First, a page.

Counseling Department Awarded for Innovation & Creativity
Mount Mary’s innovative program teaches graduates what it takes to thrive
When Matt George and Erin Olson set up their counseling clinic, they decided upon a name that reflected their background and extended their hopes for their clients and their practice.
The name they chose? Flourish Counseling Milwaukee.
Though “flourish” is not a clinical term you would expect to find in a textbook or academic paper, it is a fitting word for the vision with which George and Olson approach their work as therapists. They also say it is a theme carried forth by the faculty and students of Mount Mary’s counseling program as a whole.
Recently, Mount Mary’s counseling department received the Innovative Counselor Education award from the 13-state North Central Association for Counselor Education and Supervision (NCACES). The department was recognized for its “outstanding, innovative, and/or unique counseling or counselor education program,” according to the NCACES website.
I feel like I got a different perspective on the mental health treatment process than I was able to get from conventional coursework. He helped me see things from the client’s point of view, and that has stuck with me.
Students recognize innovative approach
As part of the award application process, several Mount Mary counseling alumni — Matt George among them — wrote letters of recommendation to the NCACES, citing the components that make Mount Mary’s counseling program outstanding, innovative and unique.
Among the differentiators recognized by the NCACES that make Mount Mary’s program stand out:
- Integration of trauma-informed care
- A student-centered teaching style
- Focus on diversity
- Strong experiential learning
Department pioneers trauma-informed care
For years, Mount Mary’s counseling curricula have incorporated trauma-focused counseling techniques, which are just now emerging as a part of other counseling programs. In addition, Mount Mary offers a trauma counseling certificate of completion for graduate students.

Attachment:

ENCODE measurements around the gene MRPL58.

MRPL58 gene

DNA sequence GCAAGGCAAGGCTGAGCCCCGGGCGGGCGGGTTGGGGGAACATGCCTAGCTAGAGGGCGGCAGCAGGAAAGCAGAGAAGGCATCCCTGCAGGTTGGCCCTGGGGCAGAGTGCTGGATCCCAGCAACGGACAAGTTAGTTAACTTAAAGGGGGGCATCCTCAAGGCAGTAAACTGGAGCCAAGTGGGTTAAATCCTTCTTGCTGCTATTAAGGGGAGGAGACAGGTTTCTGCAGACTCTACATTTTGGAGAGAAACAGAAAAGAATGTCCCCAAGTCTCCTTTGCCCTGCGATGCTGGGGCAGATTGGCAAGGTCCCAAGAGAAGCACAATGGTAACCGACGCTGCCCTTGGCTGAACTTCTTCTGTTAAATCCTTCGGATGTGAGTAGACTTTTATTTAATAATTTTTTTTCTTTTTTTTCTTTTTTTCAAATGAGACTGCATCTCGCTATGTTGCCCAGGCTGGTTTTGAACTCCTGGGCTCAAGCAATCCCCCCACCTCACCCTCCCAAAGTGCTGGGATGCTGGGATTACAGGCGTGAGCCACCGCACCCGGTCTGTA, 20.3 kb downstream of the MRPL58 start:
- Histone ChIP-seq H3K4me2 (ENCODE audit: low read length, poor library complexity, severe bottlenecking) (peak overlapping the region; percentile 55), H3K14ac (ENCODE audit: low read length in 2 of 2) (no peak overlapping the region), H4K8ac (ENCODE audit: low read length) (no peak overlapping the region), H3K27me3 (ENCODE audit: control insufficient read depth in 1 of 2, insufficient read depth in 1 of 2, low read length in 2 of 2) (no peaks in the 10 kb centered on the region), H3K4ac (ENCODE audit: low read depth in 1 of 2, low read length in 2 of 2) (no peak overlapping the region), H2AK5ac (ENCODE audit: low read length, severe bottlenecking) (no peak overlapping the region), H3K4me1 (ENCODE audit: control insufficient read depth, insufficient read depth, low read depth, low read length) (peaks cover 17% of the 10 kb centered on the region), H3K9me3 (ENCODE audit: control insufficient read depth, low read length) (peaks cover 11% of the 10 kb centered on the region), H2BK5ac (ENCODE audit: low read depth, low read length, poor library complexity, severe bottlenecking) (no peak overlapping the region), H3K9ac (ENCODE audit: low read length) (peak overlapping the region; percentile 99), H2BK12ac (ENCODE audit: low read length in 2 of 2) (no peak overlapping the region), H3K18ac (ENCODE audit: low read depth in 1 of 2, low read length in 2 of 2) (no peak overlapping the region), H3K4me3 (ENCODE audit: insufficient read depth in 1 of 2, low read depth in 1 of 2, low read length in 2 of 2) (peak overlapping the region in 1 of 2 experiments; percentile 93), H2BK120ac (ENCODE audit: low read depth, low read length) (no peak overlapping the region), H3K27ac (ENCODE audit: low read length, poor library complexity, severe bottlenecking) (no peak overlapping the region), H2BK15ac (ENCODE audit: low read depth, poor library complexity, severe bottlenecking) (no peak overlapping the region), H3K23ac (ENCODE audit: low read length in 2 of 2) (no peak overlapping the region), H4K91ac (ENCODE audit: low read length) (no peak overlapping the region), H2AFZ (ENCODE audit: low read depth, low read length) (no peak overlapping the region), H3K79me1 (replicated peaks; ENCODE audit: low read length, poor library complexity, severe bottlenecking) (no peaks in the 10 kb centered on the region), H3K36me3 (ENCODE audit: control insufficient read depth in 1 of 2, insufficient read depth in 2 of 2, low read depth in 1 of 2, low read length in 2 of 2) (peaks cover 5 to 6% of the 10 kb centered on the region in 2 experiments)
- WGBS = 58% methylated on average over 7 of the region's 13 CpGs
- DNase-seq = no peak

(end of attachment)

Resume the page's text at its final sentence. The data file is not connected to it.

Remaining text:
The term “trauma-informed care” involves recognizing and responding to the impact of a traumatic experience, with the understanding that trauma comes in many forms and affects each person differently.
George said that the program’s focus on trauma increased his awareness of many aspects of therapy, such as the importance of creating a feeling of safety for the client, and adjusting to each person’s unique circumstances. He realized that it was critical to see each person as a whole, not only their mental state, but the emotional and physical factors that also played a role in their lives and in their therapy.
“All of these things—and a lot more—have influenced what I pay attention to in my work with clients,” said George.
As part of the focus on trauma-informed care, counseling faculty members Carrie King, Ph.D., and Tammy Scheidegger, Ph.D., led a two-year project at Northwest Catholic School in Milwaukee that studied the impact of a trauma-sensitive school environment on students. They presented their findings at the national American Counseling Association in Montreal in 2015, and will present again at the Pathways to Resiliency Conference in Cape Town, South Africa in June of this year.
Student-centered teaching strengthens and supports
With small class sizes and a faculty dedicated to their students’ success, Mount Mary’s counseling program is responsive to each student’s abilities and needs. Faculty base their instruction and evaluation on a growth mindset, in which personal improvement is valued over proficiency alone. The focus is not on a specific test score or skill, but rather on constant improvement for each individual.
Instructors and students are able to interact on a one-on-one basis, a valuable source of advice and experience even after graduation. George remembers, in his final semesters of the program, meeting individually with professors for more feedback on his plans for starting a private practice. Even now, he said, he keeps in touch with his former advisor, whose help he described as “invaluable.”
Department values diversity